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How to Plant Sago Palms

By D.C. Winston ; Updated September 21, 2017

Sago palms, known botanically as cycas revoluta, are a bit misleading in their name. They are not actually palms at all, but cycads, an extremely ancient type of tropical gymnosperm plant. Sago palms are prized for their stiff and spiny-palm like fronds that are a glossy green and grow in a dramatic fountain form. Sago palms are very slow growing, long-lived and hardy down to USDA Zone 8b. They can easily be grown in the garden soil as specimen trees as well as in large patio containers or as indoor plants.

Select a planting site where the sago palm will ideally receive daily sun exposure with the reprieve of some afternoon shade. Sago palms will grow in full sun, but can easily dry out and experience leaf burn. They can also adapt to grow in full shade conditions, but may grow more slowly. An in ground planting location should be chosen with care as sago palms do not like to be moved once established. Choose a planting sit that allows for good drainage and will not collect sitting water. Higher-ground planting is much preferred over lower-grade planting to lessen the chances of root rot.

Prepare a well-tilled planting bed of nutrient-rich and lightly alkaline soil. Till up the planting soil to the depth of the sago palm's existing plant container. Amend the soil with up to 50 percent of its volume with a balanced mix of peat moss for alkalinity, compost and well-aged manure to boost the soil quality. Excavate a hole in the soil that is twice the diameter of the sago palm container and at least 6 inches deeper. Fill in the bottom 6 inches of the hole with the amended soil. When planting sago palms in containers choose a pot at least two to three times the diameter of the root ball to prevent the need to transplant several years.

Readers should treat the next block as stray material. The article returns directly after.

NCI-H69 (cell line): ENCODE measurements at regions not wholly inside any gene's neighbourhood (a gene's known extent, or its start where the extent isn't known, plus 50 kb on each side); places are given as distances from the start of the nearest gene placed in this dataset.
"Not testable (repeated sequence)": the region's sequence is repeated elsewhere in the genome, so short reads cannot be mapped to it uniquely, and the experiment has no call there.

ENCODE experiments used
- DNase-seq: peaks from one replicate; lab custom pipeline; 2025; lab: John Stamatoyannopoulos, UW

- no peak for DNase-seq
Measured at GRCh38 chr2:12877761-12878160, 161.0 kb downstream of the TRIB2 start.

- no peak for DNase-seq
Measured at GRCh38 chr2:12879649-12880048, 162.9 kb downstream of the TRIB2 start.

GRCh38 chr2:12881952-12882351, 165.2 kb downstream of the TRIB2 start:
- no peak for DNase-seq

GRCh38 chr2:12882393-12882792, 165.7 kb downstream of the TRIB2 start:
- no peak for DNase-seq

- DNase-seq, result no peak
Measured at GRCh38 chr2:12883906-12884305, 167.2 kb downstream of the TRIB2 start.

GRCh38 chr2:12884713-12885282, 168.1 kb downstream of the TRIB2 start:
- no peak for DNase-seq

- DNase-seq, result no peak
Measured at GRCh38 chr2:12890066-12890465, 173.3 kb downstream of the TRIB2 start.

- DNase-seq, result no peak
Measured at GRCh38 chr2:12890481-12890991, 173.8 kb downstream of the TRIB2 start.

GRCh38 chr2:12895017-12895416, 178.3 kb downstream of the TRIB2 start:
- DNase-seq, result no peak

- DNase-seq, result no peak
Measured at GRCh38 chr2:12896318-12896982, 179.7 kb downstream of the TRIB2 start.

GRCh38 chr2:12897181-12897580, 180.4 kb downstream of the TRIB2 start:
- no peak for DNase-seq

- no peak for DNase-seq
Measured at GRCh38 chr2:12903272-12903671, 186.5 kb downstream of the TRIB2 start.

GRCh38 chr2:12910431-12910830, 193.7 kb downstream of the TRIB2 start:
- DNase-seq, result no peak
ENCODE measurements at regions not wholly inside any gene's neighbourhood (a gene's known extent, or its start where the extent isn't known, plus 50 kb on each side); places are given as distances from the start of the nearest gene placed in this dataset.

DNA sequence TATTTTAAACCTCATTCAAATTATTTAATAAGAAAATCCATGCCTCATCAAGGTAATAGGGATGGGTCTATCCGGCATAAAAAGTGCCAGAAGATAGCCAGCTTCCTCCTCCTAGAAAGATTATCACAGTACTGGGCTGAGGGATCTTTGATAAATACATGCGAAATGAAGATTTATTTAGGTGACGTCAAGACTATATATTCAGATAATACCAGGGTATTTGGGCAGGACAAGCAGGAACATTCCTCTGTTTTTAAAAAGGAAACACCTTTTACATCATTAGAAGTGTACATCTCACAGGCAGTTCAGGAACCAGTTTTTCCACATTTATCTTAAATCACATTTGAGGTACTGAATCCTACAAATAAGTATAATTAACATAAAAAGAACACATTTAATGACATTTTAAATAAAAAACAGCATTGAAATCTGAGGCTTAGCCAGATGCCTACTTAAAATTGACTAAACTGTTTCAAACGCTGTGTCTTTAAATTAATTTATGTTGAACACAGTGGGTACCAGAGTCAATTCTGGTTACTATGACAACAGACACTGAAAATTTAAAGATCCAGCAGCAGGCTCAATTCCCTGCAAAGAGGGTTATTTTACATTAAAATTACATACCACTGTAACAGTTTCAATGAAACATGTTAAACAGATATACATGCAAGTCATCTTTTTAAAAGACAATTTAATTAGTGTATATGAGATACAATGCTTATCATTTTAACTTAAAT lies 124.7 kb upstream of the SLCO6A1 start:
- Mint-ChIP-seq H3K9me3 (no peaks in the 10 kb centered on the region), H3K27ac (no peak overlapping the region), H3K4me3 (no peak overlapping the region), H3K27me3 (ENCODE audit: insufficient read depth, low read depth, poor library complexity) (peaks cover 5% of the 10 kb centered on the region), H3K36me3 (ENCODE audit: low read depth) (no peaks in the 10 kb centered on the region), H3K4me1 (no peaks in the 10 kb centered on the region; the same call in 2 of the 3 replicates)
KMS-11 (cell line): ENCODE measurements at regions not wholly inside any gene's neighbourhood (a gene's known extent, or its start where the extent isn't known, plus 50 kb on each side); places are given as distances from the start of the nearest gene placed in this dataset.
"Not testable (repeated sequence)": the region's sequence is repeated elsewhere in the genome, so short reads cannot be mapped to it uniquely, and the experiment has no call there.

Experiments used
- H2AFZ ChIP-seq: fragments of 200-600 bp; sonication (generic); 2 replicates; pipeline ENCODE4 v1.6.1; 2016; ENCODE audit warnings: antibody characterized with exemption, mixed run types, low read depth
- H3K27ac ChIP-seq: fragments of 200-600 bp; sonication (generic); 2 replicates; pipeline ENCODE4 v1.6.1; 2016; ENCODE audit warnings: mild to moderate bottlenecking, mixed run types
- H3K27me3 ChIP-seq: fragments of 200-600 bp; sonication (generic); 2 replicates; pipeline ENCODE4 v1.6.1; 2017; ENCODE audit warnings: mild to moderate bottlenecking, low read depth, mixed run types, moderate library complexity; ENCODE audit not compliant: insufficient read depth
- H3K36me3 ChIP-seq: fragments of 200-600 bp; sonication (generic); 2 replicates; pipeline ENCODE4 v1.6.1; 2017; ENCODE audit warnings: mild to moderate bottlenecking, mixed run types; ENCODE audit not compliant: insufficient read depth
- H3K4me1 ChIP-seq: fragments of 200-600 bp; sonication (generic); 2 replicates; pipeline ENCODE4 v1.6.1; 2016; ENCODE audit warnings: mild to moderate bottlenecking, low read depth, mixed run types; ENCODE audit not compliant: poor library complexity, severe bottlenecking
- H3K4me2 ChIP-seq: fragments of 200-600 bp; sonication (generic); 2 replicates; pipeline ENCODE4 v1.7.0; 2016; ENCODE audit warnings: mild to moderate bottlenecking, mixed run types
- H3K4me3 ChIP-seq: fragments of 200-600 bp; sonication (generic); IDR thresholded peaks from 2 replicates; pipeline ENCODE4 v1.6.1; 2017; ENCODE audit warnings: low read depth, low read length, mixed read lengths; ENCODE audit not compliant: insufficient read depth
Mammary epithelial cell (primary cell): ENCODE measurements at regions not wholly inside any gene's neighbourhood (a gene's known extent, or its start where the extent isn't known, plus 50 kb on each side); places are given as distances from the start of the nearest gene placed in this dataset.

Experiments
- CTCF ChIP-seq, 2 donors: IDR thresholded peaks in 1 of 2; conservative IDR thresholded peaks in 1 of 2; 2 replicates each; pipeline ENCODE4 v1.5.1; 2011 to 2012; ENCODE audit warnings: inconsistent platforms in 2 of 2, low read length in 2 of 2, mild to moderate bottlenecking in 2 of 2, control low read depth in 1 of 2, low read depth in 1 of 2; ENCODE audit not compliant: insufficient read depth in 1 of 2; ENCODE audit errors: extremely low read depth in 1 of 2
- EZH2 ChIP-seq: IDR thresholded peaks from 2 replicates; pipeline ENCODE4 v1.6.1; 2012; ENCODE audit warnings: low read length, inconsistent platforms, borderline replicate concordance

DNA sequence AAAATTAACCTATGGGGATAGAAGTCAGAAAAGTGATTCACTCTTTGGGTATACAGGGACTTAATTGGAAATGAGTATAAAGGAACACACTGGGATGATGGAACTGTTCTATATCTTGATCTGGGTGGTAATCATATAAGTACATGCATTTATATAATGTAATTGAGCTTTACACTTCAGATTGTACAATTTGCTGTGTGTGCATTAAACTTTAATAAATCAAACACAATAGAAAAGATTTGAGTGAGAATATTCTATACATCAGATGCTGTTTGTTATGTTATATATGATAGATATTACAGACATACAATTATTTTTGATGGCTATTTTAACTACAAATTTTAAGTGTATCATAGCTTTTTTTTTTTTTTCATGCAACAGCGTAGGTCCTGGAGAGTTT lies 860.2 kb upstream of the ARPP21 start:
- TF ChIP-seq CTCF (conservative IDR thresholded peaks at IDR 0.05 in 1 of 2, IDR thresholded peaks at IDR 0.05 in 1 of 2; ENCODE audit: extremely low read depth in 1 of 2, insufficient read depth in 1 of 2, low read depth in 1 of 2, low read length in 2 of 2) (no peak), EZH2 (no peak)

Place the sago palm into the prepared planting hole being careful not to knock the roots. Add amended soil under the root ball to make the top of the root ball level with or just proud of the surrounding soil. Turn the palm until its most pleasing aspect is facing the direction from which it will most often be viewed.

Backfill the amended soil around the root ball to stabilize the palm. Tamp down with the heel of your shoe to compact the soil lightly. Water in the palm deeply and add more amended soil if needed to fill in any collapsed air pockets. Maintain evenly moist, but not wet, soil around the roots at all times.


Things You Will Need

  • Shovel
  • Aged manure, compost, peat moss
  • Water
  • Container